This thesis presents geochemical records of metalliferous enrichment of soils and isotope analysis of metal finds at Iron Age and Romano-British period settlements in North Ceredigion, Mid Wales, UK. The research sets out to explore whether North Ceredigion’s Iron Age sites had similar metal-production functions to other sites along the Atlantic fringe. Six sites were surveyed using portable x-ray fluorescence (pXRF), a previously unused method in the archaeology of Mid Wales. Also tested was the pXRF (Niton XLt700 pXRF) with regard to how environmentally driven matrix effects may alter its in situ analyses results. Portable x-ray fluorescence was further used to analyse testing a range of certified reference materials (CRM) and site samples to assess target elements (Pb, Cu, Zn and Fe) for comparative accuracy and precision against Atomic absorption spectroscopy (AAS) and Inductively coupled plasma mass spectrometry (ICP-MS) for both in situ and laboratory sampling. At Castell Grogwynion, one of the Iron Age sites surveyed recorded > 20 times Pb enrichment compared to back ground values of 110 ppm. Further geophysical surveys confirmed that high dipolar signals correlated to the pXRF Pb hotspots were similar to other known Iron Age and Roman period smelting sites, but the subsequent excavation only unearthed broken pottery and other waste midden development. Broken pottery remains were dated to no earlier than the medieval period suggesting a re-occupation, possibly for Pb prospection. It was established that Pb and metal rich soils within the villa footprint have similar isotope signatures to local ores found ca. 4km east, suggesting local ores were used in its construction, possibly with some evidence of in situ metal working.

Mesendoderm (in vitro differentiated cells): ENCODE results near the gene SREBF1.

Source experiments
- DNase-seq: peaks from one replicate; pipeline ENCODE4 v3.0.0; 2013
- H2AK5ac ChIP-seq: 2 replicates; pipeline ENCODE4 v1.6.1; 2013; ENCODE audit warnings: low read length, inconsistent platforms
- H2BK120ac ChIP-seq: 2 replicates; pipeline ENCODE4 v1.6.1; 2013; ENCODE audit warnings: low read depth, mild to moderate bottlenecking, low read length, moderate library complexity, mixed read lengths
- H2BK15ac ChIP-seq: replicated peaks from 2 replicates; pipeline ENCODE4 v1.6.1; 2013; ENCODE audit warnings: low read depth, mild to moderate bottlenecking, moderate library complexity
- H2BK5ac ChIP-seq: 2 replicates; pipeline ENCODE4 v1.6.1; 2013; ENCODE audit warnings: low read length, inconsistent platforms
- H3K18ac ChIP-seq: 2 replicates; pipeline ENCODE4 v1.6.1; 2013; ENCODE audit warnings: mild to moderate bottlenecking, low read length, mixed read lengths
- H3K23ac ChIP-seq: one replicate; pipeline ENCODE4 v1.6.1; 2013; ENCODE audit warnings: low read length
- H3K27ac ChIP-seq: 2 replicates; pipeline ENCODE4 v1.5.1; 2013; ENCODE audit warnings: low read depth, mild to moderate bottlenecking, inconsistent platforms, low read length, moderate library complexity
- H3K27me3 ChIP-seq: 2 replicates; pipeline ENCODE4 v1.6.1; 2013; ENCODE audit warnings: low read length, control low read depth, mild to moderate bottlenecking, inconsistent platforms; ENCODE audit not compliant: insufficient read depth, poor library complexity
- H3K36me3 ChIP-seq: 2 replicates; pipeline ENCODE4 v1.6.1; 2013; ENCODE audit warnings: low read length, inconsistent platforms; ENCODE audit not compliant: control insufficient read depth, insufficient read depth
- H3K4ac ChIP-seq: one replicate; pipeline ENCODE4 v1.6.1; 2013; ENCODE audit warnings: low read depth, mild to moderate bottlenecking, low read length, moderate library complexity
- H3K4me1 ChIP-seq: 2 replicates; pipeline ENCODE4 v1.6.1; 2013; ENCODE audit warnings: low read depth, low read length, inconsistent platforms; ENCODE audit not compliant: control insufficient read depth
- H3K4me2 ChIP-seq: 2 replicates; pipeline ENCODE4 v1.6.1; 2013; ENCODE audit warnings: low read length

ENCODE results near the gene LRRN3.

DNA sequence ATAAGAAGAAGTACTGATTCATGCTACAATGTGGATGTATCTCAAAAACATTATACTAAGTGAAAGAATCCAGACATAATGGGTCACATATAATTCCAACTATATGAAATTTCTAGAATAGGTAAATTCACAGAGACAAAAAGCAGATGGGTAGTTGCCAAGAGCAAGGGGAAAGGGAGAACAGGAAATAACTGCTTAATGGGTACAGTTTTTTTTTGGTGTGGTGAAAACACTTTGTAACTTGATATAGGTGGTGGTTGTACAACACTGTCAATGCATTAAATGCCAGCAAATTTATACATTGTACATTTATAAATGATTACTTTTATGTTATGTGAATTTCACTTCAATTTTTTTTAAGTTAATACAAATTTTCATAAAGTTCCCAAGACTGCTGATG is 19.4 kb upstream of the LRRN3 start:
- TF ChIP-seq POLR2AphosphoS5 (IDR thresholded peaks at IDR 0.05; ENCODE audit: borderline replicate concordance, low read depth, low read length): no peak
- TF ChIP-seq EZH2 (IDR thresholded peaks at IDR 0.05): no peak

|Date of Award||23 May 2016|
|Sponsors||Knowledge Economy Skills Scholarships|
|Supervisor||Henry Lamb (Supervisor) & John Grattan (Supervisor)|
- Iron Age
- Roman period